Native American history and culture for children.
Inspired by the many Indigenous-led movements across North America, We Are Water Protectors issues an urgent rallying cry to safeguard the Earth’s water from harm and corruption—a bold and lyrical picture book written by Carole Lindstrom and vibrantly illustrated by Michaela Goade.
Water is the first medicine.
It affects and connects us all . . .
Told in the rhythms of traditional oral narrative, this powerful telling of the history of the Native/Indigenous peoples of North America recounts their story from Creation to the invasion and usurpation of Native lands. As more and more people arrived, The People saw that the new men did not respect the land.
Winner of the 2020 Robert F. Sibert Informational Book Medal
A 2020 American Indian Youth Literature Picture Book Honor Winner
“A wonderful and sweet book . . . Lovely stuff.” —The New York Times Book Review
Award-winning author Richard Van Camp wrote this book to express his gratitude for all that surrounds him and his family. The strength of their connections, the nature that provides for them, the love that is endless.
2019 Sibert Honor Book
2019 Orbis Pictus Honor Book
NPR's Guide To 2018’s Great Reads
2018 Book Launch Award (SCBWI)
Kirkus Reviews Best Books of 2018
School Library Journal Best Books of 2018
2018 JLG selection
2019 Reading the West Picture Book Award
While picking berries with her mother, a little girl wanders too far into the woods. When she realizes she is lost, she begins to panic. A large grey wolf makes a sudden appearance between some distant trees. Using his sense of smell, he determines where she came from and decides to help her.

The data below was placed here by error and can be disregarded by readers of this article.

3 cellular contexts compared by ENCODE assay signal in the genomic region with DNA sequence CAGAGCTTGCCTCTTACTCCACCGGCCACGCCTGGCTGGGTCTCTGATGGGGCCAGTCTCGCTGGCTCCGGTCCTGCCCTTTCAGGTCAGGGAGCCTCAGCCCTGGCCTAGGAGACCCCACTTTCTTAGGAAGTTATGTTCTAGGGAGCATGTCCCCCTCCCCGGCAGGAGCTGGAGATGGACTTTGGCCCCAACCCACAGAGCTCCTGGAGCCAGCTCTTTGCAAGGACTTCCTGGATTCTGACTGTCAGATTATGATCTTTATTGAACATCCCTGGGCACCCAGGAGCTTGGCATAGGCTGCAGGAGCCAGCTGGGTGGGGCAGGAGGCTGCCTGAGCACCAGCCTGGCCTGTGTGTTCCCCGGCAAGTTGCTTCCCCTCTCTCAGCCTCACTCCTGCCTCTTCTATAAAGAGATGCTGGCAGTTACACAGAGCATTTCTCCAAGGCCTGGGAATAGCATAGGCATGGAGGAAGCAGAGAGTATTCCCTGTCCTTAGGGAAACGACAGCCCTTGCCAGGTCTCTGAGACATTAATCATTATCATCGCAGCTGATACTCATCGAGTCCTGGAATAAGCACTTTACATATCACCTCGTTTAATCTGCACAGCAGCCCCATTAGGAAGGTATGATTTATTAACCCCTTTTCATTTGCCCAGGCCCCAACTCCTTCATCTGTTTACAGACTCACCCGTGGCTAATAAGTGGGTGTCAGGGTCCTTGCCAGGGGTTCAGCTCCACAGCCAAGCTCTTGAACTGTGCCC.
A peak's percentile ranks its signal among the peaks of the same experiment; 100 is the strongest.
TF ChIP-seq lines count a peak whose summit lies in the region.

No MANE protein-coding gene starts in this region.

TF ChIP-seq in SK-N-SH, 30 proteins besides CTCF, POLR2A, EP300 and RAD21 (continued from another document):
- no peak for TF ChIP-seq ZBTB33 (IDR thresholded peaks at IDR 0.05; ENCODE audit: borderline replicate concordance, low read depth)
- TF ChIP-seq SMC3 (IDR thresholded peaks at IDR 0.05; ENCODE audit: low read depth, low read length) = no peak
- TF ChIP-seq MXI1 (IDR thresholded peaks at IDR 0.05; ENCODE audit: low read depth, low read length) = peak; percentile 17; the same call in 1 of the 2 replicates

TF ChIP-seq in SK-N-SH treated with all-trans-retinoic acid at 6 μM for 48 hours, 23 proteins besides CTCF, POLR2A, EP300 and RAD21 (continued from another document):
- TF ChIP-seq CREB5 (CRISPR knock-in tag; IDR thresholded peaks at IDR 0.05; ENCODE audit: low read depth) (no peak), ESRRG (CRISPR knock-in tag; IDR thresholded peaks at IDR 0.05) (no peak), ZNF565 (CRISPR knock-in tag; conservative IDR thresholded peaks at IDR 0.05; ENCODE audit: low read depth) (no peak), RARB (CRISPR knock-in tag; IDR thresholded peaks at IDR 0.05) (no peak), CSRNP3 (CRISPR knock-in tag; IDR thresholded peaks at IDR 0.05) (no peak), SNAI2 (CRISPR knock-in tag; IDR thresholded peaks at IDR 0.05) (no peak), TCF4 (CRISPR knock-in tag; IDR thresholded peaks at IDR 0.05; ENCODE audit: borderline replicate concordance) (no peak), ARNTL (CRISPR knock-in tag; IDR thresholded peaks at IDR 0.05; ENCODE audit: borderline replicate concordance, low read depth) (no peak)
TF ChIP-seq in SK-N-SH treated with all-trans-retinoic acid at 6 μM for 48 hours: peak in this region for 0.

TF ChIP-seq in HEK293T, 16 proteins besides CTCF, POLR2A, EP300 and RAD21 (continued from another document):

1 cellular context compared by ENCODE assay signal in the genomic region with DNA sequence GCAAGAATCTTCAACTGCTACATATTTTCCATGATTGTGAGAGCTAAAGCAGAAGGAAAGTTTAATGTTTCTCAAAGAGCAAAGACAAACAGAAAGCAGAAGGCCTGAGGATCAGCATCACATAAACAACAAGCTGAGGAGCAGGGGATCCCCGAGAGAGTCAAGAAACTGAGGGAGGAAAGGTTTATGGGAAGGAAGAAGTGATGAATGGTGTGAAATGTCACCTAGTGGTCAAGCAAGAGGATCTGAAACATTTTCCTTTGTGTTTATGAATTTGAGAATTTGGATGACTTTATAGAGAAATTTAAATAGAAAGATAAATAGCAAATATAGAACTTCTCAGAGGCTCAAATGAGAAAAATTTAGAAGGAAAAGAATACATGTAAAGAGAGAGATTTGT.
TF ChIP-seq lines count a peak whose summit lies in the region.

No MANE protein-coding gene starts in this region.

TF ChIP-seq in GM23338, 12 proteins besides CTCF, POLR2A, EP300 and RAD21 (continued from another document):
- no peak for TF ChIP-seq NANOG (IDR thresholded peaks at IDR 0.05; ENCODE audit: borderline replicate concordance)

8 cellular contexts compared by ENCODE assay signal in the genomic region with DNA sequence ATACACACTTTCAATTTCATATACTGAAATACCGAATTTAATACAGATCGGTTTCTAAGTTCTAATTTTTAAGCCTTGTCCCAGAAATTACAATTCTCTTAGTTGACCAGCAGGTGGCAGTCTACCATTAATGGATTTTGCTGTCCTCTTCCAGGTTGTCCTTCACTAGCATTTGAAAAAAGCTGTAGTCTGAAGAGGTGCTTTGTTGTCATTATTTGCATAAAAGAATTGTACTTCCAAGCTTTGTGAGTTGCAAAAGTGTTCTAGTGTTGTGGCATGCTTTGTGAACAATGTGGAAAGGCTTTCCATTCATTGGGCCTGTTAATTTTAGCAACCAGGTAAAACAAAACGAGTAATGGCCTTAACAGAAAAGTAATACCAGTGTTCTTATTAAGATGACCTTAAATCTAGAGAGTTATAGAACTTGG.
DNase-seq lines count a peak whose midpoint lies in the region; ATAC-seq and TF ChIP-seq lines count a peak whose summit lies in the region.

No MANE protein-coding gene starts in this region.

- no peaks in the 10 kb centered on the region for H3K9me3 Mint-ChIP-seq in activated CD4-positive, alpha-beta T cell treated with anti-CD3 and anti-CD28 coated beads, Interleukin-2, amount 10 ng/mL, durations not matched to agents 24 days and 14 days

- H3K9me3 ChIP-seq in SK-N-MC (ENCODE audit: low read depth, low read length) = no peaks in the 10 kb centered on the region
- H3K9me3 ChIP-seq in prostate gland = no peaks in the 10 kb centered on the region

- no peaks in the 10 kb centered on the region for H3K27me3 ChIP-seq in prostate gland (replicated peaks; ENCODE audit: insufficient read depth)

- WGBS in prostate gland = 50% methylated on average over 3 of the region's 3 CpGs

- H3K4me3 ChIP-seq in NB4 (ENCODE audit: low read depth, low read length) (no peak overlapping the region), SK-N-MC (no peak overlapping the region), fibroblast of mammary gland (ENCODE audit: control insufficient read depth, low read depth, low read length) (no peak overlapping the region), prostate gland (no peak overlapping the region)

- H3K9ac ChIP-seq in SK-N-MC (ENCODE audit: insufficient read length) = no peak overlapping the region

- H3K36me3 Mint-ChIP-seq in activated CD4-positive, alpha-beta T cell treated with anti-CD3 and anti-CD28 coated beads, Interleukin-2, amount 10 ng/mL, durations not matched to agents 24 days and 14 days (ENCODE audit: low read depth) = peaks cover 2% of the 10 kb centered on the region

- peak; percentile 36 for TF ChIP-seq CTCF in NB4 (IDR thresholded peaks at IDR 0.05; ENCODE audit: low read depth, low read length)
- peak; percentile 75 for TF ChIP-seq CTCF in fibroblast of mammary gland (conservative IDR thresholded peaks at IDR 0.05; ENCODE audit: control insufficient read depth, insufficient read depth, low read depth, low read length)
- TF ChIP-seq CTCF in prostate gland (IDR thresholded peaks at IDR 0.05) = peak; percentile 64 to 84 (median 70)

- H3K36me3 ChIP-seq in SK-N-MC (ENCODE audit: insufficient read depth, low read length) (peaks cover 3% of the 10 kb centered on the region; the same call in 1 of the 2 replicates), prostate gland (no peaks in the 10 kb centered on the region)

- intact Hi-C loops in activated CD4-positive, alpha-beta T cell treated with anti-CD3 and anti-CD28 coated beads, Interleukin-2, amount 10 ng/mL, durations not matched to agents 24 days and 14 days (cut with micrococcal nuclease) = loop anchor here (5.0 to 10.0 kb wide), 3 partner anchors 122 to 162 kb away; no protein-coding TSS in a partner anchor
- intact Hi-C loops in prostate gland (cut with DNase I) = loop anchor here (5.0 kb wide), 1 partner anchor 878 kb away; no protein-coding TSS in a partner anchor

2020 American Indian Youth Literature Young Adult Honor Book
2020 Notable Social Studies Trade Books for Young People,selected by National Council for the Social Studies (NCSS) and the Children’s Book Council
In her debut middle grade novel—inspired by her family’s history—Christine Day tells the story of a girl who uncovers her family’s secrets—and finds her own Native American identity.
A Best Book of the Year in Publishers Weekly, School Library Journal, Kirkus Reviews, and Horn Book.
An American Indian Youth Literature Honor Title
One kiss, two kiss, three kiss, four So many kisses and so many more. From bestselling author Richard Van Camp comes a delightful counting book that honors families and can be used to praise your little ones as they learn to count. Ten kisses from your sweet baby might not be enough to get you through this adorable book, so you'll just have to read it over and over
Crazy Horse is among the best known Native American heroes. Yet many people do not know his boyhood name was Curly, inspired by his curly hair.
*Notable Books For Children - Smithsonian*
*Skipping Stones Book Award for Exceptional Multicultural and Nature/Ecology Books*
*Wordcraft Circle Writer of the Year (Prose - Children's Literature)*
*Wordcraft Circle Mentor of the Year*
Whether looking back to a troubled past or welcoming a hopeful future, the powerful voices of Indigenous women across North America resound in this book. In the same style as the best-selling Dreaming in Indian, #NotYourPrincess presents an eclectic collection of poems, essays, interviews, and art that combine to express the experience of being a Native woman.